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Demineralization

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By Bento, Luis San Miguel
Posted on 2007-07-26    Last edited on 2009-09-23

Sugar solutions contain inorganic compounds generically designed by ashes. These compounds can cause problems during sugar extraction or refining.
- Some inorganic compounds can decrease the yield of sugar crystallization (named melassigenic compounds as its presence increase the quantity of solids in mother liquors).
- Other compounds can precipitate during heating, evaporation or crystallization. This will decrease the heat transfer through calandrias or other heating surfaces increasing the evaporation/crystallization time, with increases of energy consumption, color formation and sugar destruction.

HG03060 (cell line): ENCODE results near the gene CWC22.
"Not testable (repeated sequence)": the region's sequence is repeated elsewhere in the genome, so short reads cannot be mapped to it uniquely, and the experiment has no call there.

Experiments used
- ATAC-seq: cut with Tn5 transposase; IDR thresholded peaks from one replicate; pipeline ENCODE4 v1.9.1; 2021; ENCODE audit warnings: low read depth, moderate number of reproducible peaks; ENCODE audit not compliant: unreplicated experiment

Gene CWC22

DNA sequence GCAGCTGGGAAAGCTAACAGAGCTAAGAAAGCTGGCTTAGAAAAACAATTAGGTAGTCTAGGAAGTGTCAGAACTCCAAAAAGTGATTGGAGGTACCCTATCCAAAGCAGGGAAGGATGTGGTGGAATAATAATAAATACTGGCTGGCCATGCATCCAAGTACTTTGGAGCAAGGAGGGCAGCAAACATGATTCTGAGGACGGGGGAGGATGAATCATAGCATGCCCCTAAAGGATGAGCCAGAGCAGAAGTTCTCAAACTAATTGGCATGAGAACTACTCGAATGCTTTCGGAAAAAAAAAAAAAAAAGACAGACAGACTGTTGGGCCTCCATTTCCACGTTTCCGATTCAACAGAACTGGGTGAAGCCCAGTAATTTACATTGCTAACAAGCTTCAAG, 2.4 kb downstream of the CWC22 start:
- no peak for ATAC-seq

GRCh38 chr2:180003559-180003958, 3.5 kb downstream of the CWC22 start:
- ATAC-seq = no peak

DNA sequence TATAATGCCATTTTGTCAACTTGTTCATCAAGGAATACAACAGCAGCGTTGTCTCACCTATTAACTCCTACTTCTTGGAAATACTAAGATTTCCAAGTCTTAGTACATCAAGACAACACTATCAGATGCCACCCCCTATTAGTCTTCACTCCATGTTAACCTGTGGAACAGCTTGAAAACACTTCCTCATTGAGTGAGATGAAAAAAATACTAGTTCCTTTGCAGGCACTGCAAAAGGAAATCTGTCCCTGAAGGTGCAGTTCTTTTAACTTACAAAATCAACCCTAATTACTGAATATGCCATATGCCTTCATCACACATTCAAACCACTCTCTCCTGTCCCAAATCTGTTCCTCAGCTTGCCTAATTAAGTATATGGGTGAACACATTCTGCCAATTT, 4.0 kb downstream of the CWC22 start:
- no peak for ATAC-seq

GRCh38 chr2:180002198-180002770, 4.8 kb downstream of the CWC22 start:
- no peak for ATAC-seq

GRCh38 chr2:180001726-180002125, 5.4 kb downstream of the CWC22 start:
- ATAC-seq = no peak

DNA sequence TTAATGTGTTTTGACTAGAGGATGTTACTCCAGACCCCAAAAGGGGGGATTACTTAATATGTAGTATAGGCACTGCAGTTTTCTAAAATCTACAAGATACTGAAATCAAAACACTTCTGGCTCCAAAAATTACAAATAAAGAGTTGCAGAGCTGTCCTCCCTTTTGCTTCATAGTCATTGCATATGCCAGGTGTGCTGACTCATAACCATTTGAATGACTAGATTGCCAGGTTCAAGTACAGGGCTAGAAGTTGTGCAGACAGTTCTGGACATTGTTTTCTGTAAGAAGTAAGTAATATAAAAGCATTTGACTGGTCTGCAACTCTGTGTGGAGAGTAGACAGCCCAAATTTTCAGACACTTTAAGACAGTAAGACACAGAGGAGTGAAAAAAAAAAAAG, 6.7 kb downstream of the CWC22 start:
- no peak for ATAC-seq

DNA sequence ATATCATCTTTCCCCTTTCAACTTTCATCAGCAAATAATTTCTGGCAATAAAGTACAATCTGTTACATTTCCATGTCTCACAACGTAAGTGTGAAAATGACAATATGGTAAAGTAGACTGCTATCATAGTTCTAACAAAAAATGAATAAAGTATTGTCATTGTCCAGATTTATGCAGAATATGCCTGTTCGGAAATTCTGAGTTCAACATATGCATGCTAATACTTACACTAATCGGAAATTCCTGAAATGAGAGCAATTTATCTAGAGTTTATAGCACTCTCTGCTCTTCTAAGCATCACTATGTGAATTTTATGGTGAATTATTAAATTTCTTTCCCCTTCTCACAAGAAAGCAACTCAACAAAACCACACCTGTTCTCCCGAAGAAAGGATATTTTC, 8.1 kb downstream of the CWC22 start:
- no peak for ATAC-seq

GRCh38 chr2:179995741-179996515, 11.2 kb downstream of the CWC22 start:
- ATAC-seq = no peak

- Other compounds can decrease the filtration rate, as silica.
- Other compounds can form flocks or sediments in products using sugar, as in soft drinks.
By these reasons it is important to reduce the quantity of inorganic compounds in sugar products. The complete removal of inorganic compounds is named demineralization. To obtain a free ash sugar solution it is used, normally, ion exchange resins. The sugar solution pass though a cationic resin in H form and through an anionic resin in OH form. The resins can be used in a single column in a mixed bed form or in separate columns. In the second case it is important to consider the decrease of pH through the cationic resin. At a low pH and at a normal temperature, sucrose is hydrolyzed to glucose and fructose (inversion). To avoid these inversion sugar solutions must be cooled to temperatures lower than 15 oC . In some cases this is not inconvenient, as in production of invert liquid sugar.

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Demineralization